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In the registry there is one (or more) key depending how many monitors you have HKEY_LOCAL_MACHINE\SYSTEM\CurrentControlSet\Enum\DISPLAY\DEL404C{Some Unique ID}\Device Parameters\EDID which is a REG_BINARY key. In my case this is :

00 ff ff ff ff ff ff 00 4c 2d 6f 03 39 31 59 4d 
07 12 01 03 0e 29 1a 78 2a 80 c5 a6 57 49 9b 23 
12 50 54 bf ef 80 95 00 95 0f 81 80 81 40 71 4f 
01 01 01 01 01 01 9a 29 a0 d0 51 84 22 30 50 98 
36 00 ac ff 10 00 00 1c 00 00 00 fd 00 38 4b 1e 
51 0e 00 0a 20 20 20 20 20 20 00 00 00 fc 00 53 
79 6e 63 4d 61 73 74 65 72 0a 20 20 00 00 00 ff 
00 48 56 44 51 32 30 36 37 37 37 0a 20 20 00 ef 

My question is how can I read only model of monitor ("SyncMaster" for example) and not all of the information using C or C++?

The format of EDID is described here: http://en.wikipedia.org/wiki/Extended_display_identification_data

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The question here is basically how to parse the EDID, not just how to get it. –  duskwuff Apr 21 '12 at 2:58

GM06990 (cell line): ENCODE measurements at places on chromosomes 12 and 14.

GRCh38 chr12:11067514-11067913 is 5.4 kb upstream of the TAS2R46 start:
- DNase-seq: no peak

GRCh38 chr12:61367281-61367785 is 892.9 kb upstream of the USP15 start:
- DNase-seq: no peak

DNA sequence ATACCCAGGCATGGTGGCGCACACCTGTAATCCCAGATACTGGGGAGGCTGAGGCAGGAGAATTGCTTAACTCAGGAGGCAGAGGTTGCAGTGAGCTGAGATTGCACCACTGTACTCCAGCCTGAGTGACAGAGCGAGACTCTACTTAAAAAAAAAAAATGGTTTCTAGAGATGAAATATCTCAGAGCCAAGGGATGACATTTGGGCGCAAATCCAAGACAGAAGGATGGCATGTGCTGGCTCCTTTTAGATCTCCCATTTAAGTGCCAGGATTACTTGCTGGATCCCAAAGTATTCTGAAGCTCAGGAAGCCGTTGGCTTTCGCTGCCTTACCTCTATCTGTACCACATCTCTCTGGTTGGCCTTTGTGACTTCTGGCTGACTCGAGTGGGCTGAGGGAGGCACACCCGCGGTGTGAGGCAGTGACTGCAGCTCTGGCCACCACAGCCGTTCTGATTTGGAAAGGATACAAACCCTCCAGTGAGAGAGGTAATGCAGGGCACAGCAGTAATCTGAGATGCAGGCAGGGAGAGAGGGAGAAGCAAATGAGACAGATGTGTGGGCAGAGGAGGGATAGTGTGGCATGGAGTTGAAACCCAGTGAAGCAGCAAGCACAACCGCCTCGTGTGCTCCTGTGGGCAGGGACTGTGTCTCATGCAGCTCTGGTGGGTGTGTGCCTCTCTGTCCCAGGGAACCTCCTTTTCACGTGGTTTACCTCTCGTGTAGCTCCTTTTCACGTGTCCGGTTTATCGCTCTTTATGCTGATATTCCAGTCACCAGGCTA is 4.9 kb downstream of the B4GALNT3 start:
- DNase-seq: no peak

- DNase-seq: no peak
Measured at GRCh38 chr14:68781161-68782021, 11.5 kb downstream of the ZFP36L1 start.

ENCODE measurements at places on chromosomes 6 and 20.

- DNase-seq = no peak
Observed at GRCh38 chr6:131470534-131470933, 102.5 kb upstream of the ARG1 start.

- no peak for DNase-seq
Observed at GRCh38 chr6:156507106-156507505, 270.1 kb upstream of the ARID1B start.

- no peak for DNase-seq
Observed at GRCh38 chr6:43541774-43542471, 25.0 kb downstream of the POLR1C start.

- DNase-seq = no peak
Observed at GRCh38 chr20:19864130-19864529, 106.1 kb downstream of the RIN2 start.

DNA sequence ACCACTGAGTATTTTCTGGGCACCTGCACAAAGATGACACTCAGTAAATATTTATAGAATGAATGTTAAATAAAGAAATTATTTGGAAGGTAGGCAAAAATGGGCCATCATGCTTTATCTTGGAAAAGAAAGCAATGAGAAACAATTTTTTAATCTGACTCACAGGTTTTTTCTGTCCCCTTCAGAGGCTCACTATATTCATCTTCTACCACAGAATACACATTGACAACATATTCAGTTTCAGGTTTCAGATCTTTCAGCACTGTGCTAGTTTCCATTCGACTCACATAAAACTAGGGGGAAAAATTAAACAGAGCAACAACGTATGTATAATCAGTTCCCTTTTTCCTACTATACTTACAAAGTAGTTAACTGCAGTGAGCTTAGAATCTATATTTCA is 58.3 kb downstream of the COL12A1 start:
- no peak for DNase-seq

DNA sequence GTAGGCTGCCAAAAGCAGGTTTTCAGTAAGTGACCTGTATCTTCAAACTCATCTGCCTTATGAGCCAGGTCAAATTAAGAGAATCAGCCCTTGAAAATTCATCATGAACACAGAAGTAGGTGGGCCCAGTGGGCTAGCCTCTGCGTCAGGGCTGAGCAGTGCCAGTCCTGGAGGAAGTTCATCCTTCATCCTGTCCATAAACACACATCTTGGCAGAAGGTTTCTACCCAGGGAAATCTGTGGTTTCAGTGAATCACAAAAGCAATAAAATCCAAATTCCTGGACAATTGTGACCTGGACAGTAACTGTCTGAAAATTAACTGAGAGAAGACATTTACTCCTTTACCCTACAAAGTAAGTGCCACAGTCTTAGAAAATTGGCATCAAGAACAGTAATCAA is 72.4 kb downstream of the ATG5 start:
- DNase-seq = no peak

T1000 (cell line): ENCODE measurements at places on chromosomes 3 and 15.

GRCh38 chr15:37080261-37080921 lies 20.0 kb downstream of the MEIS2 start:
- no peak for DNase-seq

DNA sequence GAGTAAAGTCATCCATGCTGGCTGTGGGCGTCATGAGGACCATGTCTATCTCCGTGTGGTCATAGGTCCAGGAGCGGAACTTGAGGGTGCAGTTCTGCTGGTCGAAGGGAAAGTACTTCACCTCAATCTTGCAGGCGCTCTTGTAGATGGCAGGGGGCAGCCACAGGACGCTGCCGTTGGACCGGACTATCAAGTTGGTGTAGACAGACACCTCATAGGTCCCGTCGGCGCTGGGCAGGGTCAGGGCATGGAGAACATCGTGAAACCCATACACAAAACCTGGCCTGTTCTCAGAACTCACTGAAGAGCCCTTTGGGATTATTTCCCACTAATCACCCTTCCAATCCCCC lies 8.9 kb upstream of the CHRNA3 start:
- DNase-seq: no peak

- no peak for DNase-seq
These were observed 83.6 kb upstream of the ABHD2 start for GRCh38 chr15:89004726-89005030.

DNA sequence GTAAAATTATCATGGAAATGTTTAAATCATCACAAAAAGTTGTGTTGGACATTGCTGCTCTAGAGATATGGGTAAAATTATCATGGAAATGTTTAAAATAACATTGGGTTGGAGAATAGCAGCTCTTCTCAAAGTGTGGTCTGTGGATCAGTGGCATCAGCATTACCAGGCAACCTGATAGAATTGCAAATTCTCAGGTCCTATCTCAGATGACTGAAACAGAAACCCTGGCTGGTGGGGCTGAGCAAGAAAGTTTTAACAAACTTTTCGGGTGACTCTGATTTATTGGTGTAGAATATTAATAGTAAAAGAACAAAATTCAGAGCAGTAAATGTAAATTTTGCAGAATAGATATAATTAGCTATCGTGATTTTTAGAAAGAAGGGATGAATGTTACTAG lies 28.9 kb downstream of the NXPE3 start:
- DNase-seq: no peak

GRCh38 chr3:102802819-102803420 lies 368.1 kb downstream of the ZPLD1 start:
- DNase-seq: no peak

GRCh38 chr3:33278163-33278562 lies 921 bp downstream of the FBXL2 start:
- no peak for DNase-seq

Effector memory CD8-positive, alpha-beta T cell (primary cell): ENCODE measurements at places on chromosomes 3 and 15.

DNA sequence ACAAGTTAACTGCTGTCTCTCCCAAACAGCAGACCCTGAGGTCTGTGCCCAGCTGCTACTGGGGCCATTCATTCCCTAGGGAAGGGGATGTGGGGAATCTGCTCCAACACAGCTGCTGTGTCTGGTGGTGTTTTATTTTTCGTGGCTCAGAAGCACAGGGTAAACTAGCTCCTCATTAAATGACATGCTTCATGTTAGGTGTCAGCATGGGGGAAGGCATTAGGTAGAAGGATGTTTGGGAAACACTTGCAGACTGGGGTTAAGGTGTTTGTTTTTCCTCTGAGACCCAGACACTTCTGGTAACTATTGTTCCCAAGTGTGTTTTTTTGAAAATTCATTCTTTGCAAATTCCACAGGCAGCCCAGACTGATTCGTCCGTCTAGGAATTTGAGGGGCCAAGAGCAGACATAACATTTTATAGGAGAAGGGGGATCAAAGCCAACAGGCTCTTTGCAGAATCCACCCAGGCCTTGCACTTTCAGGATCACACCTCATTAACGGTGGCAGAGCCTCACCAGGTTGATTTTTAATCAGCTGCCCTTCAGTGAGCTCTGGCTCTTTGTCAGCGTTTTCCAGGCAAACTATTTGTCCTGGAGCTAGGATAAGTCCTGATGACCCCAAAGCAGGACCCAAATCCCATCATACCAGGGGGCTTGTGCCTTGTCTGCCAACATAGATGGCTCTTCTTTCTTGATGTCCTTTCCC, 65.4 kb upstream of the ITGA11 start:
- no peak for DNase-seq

1  
Dude - you've got the whole spec. Including the offsets of the Mfg ID, model ID, and textual description. What else do you need??? –  paulsm4 Apr 21 '12 at 3:01
    
I need to know how to do that in C++ –  Andrey Apr 21 '12 at 3:08
1  
With which part of the C++ implementation did you struggle when you tried for yourself? –  Johnsyweb Apr 21 '12 at 3:12

1 Answer 1

What you're interested in here is the descriptor blocks of the EDID, which are found in the byte ranges 54-71, 72-89, 90-107, and 108-125. Here's those four blocks in your EDID:

#1: 9a29 a0d0 5184 2230 5098 3600 acff 1000 00
#2: 0000 00fd 0038 4b1e 510e 000a 2020 2020 20
#3: 0000 00fc 0053 796e 634d 6173 7465 720a 20
#4: 0000 00ff 0048 5644 5132 3036 3737 370a 00

You can identify the descriptor containing the monitor name because the first three bytes are all zero (so it isn't a detailed timing descriptor), and the fourth one byte FC (indicating the type). The fifth byte and beyond contain the name, which is here:

5379 6e63 4d61 7374 6572 0a20    SyncMaster..

So, in short: Check at offsets 54, 72, 90, and 108 for the sequence 00 00 00 FC; if you find a match, the monitor name is the next 12 bytes.

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